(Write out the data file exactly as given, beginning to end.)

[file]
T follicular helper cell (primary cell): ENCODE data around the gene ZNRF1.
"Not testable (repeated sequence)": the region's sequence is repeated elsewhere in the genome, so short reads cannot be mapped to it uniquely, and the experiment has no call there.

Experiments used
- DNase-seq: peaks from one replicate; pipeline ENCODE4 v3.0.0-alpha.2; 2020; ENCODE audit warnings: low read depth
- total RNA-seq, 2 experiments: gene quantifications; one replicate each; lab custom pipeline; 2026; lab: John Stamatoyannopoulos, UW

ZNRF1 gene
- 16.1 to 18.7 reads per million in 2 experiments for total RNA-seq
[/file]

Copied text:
T follicular helper cell (primary cell): ENCODE data around the gene ZNRF1.
"Not testable (repeated sequence)": the region's sequence is repeated elsewhere in the genome, so short reads cannot be mapped to it uniquely, and the experiment has no call there.

Experiments used
- DNase-seq: peaks from one replicate; pipeline ENCODE4 v3.0.0-alpha.2; 2020; ENCODE audit warnings: low read depth
- total RNA-seq, 2 experiments: gene quantifications; one replicate each; lab custom pipeline; 2026; lab: John Stamatoyannopoulos, UW

ZNRF1 gene
- 16.1 to 18.7 reads per million in 2 experiments for total RNA-seq